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Be it the softly swishing cymbals on Øystein Sevåg's "Hanging Gardens" (though the connection of swishing and cymbals is quite tenuous; I find this sound ultra complex and elusive for many hifi components), the sibilants in Peter Gabriel's "Sledgehammer" or the forward synth percussion on Radiohead's "15 Steps"... the Bugatti is neither a golden-hued charmer nor brushes anything under the table here (or elsewhere). Its tonal balance and illumination of the high ranges is exactly as I'm used to from neutral transistor amps. In resolution matters, the Bugatti 300 SE doesn't hit the brakes either. Au contraire, its magnification power will doubtlessly please those who celebrate a penchant for fine detail and transparency. However, this doesn't run the risk of sounding analytical. Which brings us back to my earlier opinion that high resolution needn't be the bastard child of vivisection. I covered this in greater depth in my review of Fonel's Simplicité to beg for a self quote:

"It's not just about a component's ability to hectically reveal the presence of the smallest 'somethings' but to take its time to properly lay bare all the facets of the 'how' - including the spaces between the notes. Managing merely the facts (which on its own is good) while stripping away subtext and connective subtlety (their surrounding substance) leads to calling such components analytical." A specific forté of today's amp is to not jump -- or better yet, stutter -- from detail to detail but to tease out the substance, sustain and connective tissue of the sound. That leads to the aforementioned silkiness as well as pleasurable fullness and color intensity. Where colleague Ralph's deeply cherished, ultra-transparent and significantly dearer SAC il piccolo monos focus squarely on a plucked string's transient (say on "Afro-Left" by Leftfield), the ring-out and with it, the complete spectrum of string sound is noticeably more complex, organic and denser over the Glockenklang Bugatti 300 SE.

Myryad's MXA 2150, my workhorse amp admired for its 'speed' and control, netted similar conclusions: The multi-layered airy decays of Sevåg's ephemeral cymbal magic suffered compaction and turned out somewhat 'greyer' than over the Bugatti. But even with less ethereal matters such as the artificial reverb of "I'Good, I'm Gone" [Lykke Li's Youth Novels] surrounding a persistent beat, the Glockenklang attracts attention for not brushing over this echo but capture it carefully.

Vocals and the midrange in general profit likewise from these abilities which are buttressed by a solid foundation. Lykke Li's voice (a young Swedish songstress who debuted with 2008's Youth Novels) particularly over my Thiel CD 2.4 can turn a mite glassy with certain electronics. Not so with the Bugatti which remains full-bodied and relaxed. But there's more. Those who want vise-grip control and hard-kicking hyper-pressurized bass won't feel 100% served. While no slattern on focus sharpness, the consecutively wilder and denser interplay of piano, drums and double bass of EST's Premonition is rendered with more image lock and soundstage sorting by certain other amps. The Bugatti handles the occasional low-bass kicks of this song a tad more restrained and while the bass intro run lacks not for passion due to the powerful bass foundation, in matters of pressurization it's ultimately not the last word.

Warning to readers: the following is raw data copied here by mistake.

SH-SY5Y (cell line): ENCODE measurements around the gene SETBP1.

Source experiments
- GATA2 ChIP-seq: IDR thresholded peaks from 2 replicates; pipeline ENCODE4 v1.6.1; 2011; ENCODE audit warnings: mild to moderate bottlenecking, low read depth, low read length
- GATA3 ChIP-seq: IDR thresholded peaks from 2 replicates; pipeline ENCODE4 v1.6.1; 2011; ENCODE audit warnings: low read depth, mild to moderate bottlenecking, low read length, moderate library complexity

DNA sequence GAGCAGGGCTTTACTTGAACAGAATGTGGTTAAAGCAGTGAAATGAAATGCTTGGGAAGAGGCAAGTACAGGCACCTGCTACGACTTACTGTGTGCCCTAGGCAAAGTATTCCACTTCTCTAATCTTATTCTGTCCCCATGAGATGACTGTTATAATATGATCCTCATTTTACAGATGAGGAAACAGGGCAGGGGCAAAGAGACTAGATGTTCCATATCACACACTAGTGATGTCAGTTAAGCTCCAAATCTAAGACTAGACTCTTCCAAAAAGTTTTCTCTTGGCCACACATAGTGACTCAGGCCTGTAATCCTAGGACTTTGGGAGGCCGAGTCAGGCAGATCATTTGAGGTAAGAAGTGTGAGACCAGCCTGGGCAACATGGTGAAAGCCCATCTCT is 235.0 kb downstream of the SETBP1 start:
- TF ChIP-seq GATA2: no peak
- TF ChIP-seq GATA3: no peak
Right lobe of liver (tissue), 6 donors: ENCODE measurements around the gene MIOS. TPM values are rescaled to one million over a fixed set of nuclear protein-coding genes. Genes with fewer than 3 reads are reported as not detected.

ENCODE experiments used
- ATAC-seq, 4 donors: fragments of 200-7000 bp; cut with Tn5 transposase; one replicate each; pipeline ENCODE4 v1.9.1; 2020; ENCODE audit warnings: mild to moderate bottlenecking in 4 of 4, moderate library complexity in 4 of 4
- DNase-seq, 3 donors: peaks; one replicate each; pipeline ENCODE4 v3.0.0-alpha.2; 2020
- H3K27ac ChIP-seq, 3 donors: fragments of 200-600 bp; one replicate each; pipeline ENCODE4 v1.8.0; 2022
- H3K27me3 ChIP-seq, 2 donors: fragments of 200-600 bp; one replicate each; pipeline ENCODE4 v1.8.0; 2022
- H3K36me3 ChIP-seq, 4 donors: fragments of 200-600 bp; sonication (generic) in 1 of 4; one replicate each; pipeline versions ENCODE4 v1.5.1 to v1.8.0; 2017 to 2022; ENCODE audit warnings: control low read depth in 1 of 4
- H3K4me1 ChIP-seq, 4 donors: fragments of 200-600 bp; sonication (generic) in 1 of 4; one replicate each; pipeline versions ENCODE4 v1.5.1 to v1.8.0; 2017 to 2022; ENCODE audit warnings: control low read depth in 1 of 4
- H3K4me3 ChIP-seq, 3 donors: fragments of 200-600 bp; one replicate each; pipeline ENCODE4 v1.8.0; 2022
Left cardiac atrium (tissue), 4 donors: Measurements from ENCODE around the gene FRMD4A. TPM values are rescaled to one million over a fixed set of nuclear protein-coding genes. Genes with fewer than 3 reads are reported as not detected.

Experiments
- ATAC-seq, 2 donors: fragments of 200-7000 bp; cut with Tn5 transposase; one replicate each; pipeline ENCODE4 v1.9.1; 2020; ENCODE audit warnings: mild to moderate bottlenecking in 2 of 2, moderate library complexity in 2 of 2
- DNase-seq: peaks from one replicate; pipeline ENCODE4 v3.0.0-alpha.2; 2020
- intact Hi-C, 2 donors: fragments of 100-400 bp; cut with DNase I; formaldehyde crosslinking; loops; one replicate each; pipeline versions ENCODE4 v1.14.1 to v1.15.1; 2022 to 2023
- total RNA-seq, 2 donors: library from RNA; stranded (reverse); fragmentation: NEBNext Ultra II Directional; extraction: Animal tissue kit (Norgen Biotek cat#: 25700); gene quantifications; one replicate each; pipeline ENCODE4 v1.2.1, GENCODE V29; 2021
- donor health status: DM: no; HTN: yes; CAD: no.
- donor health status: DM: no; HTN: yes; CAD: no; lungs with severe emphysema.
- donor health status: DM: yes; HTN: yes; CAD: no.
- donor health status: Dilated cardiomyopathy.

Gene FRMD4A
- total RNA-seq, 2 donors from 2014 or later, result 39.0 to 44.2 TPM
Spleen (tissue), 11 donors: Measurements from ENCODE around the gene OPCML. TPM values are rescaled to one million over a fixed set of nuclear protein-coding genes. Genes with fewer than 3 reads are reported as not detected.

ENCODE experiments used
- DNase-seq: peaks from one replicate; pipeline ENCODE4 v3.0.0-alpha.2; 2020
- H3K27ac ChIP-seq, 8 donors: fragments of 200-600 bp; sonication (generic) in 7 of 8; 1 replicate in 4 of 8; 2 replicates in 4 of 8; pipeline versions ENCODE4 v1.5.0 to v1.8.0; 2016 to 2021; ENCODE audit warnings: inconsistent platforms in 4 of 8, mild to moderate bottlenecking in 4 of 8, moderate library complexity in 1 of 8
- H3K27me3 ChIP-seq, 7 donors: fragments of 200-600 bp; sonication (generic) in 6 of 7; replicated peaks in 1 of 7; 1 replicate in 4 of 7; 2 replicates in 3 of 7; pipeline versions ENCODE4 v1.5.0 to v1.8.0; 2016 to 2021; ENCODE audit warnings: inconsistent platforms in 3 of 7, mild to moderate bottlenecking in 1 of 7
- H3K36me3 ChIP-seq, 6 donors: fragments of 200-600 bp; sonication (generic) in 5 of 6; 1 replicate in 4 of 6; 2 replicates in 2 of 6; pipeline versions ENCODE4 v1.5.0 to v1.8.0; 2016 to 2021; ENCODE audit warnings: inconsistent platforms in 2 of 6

Are you hoping to trade up your integrated for a phat pre/power combo to finally yield stupendous pressure from your speakers? Do you insist on extravagant features and stylish design? Without knowing you better, I'd assume that considering its potent competitors, Glockenklang's Bugatti won't conquer your heart completely. But who knows, closer listening might have you cotton to other qualities, not the least of which is 2 x 160-watt/8-ohm power before I forget that relevant item. Or, your amplifier shopping list is altogether different. Do you prefer first-rate resolving power but please, without nervousness, artificial edges and corners? Do you instead want powerful colors and natural body? In which case, I have just one word: Voilà!

The Glockenklang Bugatti 300 SE stereo amp is characterized by:

  • A comparatively silken, substantial yet simultaneously neutral demeanor without soft focus or come-hither charms.
  • Good resolution.
  • A somewhat purist appearance with immaculate build quality.
  • A somewhat reticent infra bass and image lock less chiseled than other muscle amps might offer.


  • Weight: 27kg
  • Dimensions: 435/485 x 140 x 310mm (W without/with ears x H x D)
  • Trim: black | other colors and no ears on request
  • Output power 2 x 160 Watt/8 Ohm or 2 x 300 Watt/4 Ohm
  • Power consumption: ca. 100 Watt
  • Operational class: AB
  • Inputs: XLR
  • Speaker terminals: accept bananas and spades
  • Other: dual mono, dual-differential, bridgeable to mono, ground-lift switch, no RCA inputs
  • Website
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